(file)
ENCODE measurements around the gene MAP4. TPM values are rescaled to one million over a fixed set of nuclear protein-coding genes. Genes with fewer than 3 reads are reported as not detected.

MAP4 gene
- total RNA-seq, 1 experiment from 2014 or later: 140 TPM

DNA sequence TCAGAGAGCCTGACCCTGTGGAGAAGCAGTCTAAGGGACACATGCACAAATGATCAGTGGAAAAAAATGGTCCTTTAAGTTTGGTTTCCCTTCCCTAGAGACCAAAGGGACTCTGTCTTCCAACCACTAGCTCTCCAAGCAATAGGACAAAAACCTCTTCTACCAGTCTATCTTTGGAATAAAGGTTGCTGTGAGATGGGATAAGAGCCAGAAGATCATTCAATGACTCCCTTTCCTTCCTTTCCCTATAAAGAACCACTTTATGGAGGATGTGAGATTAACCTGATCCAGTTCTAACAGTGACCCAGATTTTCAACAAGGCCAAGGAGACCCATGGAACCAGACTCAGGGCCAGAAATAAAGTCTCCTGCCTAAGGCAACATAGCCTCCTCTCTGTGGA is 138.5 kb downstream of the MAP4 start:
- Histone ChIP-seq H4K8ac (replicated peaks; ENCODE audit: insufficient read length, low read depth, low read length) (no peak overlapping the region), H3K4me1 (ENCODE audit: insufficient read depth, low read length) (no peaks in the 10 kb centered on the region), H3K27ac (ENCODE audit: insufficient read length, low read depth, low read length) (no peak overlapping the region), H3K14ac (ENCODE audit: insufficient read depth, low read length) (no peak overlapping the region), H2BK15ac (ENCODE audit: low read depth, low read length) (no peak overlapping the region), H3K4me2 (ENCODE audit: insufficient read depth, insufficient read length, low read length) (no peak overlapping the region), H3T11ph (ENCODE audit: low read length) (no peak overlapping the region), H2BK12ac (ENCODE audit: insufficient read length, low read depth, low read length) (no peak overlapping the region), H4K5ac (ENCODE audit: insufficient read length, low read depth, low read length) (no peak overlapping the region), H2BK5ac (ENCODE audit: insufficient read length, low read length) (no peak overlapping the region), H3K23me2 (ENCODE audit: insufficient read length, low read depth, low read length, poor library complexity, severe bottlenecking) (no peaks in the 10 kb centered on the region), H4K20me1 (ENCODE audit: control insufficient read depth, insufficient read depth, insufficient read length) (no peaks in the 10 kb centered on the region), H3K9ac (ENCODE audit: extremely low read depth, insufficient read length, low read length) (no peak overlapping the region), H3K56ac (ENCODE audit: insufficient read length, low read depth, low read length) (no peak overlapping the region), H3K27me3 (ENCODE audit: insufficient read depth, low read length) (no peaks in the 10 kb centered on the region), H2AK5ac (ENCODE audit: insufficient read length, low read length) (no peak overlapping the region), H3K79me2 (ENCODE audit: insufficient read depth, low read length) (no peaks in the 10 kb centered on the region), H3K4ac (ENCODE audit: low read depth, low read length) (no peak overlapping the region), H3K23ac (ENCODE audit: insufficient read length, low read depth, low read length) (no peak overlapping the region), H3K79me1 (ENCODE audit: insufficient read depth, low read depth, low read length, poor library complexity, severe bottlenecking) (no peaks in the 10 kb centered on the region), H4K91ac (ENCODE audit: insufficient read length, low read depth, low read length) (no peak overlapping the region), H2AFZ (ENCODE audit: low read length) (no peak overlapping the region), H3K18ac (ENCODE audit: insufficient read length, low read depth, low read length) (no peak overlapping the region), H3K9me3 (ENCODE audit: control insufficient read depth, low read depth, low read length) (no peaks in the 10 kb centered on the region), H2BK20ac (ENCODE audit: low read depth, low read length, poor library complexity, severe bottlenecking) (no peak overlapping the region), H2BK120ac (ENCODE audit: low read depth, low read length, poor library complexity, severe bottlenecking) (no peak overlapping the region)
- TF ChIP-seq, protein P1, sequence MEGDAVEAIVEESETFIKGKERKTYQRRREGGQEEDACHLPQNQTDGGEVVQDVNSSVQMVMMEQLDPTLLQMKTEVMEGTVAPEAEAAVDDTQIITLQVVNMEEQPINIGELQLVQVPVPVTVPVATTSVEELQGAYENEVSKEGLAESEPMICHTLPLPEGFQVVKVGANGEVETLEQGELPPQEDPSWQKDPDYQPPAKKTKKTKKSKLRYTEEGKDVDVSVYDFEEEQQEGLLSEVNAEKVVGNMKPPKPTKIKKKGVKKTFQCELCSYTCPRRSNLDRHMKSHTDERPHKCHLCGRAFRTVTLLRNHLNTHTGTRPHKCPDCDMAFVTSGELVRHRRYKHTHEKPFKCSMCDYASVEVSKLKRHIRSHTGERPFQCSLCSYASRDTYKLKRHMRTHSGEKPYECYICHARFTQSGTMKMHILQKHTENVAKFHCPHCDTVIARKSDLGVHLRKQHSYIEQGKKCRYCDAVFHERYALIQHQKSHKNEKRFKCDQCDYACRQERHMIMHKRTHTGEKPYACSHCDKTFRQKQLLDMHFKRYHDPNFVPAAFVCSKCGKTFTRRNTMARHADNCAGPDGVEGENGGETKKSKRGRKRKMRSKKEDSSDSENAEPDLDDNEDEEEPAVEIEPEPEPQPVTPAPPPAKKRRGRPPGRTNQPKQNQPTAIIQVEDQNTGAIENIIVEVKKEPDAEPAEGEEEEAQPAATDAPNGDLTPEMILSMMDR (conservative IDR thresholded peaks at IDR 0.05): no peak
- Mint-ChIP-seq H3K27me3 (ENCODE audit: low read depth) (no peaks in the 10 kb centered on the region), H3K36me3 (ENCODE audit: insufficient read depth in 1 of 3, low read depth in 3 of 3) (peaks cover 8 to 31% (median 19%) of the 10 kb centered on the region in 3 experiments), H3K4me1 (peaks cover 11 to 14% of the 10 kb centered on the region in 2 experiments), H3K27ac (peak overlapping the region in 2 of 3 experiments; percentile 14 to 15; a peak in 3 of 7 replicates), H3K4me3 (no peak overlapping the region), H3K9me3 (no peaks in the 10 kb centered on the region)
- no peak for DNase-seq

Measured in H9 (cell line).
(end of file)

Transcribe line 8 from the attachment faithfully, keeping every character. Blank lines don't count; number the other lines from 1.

- no peak for DNase-seq